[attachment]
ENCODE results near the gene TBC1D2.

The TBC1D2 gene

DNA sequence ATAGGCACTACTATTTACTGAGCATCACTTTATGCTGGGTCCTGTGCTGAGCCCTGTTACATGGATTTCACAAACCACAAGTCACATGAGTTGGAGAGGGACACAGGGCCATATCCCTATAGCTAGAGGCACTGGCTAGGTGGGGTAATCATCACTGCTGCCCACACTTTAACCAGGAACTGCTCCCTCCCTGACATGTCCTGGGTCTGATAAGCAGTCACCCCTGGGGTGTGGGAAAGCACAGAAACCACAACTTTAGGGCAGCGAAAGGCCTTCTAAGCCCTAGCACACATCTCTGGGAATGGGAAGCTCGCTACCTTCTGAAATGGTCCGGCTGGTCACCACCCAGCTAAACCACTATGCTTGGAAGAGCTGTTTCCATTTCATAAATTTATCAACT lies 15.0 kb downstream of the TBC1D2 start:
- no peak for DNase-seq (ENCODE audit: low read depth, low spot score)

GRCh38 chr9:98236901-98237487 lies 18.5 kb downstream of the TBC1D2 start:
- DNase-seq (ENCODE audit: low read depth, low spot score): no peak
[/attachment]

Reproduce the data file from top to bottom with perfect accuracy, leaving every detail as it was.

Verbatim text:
ENCODE results near the gene TBC1D2.

The TBC1D2 gene

DNA sequence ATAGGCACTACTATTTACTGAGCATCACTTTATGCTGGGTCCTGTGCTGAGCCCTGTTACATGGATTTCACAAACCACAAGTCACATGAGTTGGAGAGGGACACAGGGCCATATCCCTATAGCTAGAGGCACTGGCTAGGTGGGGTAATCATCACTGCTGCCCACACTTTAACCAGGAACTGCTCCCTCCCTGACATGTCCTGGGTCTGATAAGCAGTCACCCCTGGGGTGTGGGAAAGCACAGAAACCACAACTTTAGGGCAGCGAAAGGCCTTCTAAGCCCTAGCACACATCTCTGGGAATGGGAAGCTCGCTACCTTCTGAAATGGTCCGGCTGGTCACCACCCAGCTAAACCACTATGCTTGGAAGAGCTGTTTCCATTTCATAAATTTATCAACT lies 15.0 kb downstream of the TBC1D2 start:
- no peak for DNase-seq (ENCODE audit: low read depth, low spot score)

GRCh38 chr9:98236901-98237487 lies 18.5 kb downstream of the TBC1D2 start:
- DNase-seq (ENCODE audit: low read depth, low spot score): no peak